Jury awards Oregon consumer $18.6M over credit report errors

18 mil equifax lawsuit

According to the Associated Press

On Friday, July 26, 2013, a jury in Oregon awarded $18.6 million to a consumer who spent two unsuccessful years trying to correct major mistakes on her Equifax credit report. The other major credit bureaus, Experian and Transunion had previously corrected the mistakes but Equifax would not budge.

Julie Miller of Marion County was awarded $18.4 million in punitive damages and $180,000 in compensatory damages. Ms. Miller contacted Equifax 8 times between 2009 and 2011 in an effort to correct inaccurate and erroneous data as well as an incorrect Social Security number and birthdate. The lawsuit alleged the Atlanta-based Equifax Information Services failed to correct the mistakes.

Ms. Miller discovered the problems with her credit report and scores after she was denied credit by a bank in December 2009. Similar errors were also discovered in her Experian and Transunion credit reports but she was successful in getting them corrected. Equifax refused to correct the errors even though she disputed multiple times.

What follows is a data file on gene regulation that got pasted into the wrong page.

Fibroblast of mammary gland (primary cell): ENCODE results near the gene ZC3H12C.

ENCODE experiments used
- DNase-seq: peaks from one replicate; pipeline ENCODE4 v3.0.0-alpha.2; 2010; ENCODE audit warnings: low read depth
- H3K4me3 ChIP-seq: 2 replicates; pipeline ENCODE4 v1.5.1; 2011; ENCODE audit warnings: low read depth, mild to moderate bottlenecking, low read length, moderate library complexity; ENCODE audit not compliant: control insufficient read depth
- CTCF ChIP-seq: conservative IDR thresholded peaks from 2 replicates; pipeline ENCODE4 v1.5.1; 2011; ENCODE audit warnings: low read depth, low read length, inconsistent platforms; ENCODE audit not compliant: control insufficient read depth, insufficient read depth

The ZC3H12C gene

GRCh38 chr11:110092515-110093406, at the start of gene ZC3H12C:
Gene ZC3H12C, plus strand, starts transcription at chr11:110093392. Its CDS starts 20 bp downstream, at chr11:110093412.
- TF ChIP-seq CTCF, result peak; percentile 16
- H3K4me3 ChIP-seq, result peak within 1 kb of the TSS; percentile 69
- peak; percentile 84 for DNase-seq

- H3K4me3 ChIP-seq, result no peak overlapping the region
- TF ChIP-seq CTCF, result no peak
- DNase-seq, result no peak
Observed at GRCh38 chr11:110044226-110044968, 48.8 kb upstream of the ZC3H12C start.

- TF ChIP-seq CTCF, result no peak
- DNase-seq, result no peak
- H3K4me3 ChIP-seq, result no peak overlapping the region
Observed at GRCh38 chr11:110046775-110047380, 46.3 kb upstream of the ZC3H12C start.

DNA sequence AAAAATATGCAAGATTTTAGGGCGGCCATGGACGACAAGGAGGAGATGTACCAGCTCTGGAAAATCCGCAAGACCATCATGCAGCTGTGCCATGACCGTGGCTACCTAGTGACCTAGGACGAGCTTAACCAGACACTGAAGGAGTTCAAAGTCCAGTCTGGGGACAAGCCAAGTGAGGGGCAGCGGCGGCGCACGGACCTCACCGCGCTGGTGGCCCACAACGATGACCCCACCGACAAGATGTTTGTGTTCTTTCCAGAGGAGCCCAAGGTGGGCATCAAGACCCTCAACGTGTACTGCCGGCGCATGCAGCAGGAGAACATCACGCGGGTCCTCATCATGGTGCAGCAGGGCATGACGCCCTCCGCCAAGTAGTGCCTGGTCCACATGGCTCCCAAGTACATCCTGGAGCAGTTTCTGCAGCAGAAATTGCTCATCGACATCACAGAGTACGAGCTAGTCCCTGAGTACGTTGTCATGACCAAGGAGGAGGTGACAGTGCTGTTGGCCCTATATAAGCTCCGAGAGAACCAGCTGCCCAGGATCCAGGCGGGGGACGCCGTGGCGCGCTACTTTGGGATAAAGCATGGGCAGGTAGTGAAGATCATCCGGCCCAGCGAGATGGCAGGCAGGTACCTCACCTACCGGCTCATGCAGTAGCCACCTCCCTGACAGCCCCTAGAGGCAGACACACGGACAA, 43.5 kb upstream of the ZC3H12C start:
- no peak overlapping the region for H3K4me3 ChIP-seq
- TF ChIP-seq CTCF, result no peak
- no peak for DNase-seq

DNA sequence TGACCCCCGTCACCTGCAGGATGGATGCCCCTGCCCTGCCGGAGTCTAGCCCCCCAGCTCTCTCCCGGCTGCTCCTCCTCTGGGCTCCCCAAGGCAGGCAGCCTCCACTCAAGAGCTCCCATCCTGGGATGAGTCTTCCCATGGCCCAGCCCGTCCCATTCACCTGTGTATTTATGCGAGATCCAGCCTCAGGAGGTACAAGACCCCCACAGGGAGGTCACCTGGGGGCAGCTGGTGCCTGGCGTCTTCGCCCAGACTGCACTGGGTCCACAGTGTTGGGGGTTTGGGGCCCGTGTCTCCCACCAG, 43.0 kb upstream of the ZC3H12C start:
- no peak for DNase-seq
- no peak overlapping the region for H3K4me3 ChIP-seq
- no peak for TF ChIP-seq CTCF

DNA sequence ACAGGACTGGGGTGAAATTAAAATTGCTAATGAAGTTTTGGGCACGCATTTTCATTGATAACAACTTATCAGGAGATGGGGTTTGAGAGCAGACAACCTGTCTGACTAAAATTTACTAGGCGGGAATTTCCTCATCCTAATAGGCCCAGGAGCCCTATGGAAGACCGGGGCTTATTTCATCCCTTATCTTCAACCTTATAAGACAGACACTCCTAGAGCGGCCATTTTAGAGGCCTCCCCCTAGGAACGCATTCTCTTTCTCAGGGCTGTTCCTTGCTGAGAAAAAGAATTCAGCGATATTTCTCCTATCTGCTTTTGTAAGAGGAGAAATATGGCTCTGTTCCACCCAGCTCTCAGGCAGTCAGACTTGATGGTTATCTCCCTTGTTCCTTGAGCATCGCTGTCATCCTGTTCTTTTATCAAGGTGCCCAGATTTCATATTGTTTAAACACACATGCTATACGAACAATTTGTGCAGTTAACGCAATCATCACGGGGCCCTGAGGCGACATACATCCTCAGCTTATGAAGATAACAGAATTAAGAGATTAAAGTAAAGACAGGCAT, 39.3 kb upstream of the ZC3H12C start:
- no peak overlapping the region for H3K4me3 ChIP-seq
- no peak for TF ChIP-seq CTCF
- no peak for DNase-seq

“There was damage to her reputation, a breach of her privacy and the lost opportunity to seek credit,” said Justin Baxter, a Portland attorney who worked on the case with his father and law partner, Michael Baxter. “She has a brother who is disabled and who can’t get credit on his own, and she wasn’t able to help him.”

A Federal Trade Commission study earlier this year of 1,001 consumers who reviewed 2,968 of their credit reports found 21% contained errors. The survey found that 5% of the errors represented issues that would lead consumers to be denied credit.

Tim Klein, an Equifax spokesman, declined to comment on specifics of the case, saying he didn’t have any details about the decision from the Oregon Federal District Court.

Friday’s award is likely to be appealed but it is one of the largest awards against one of the nation’s major credit bureaus.

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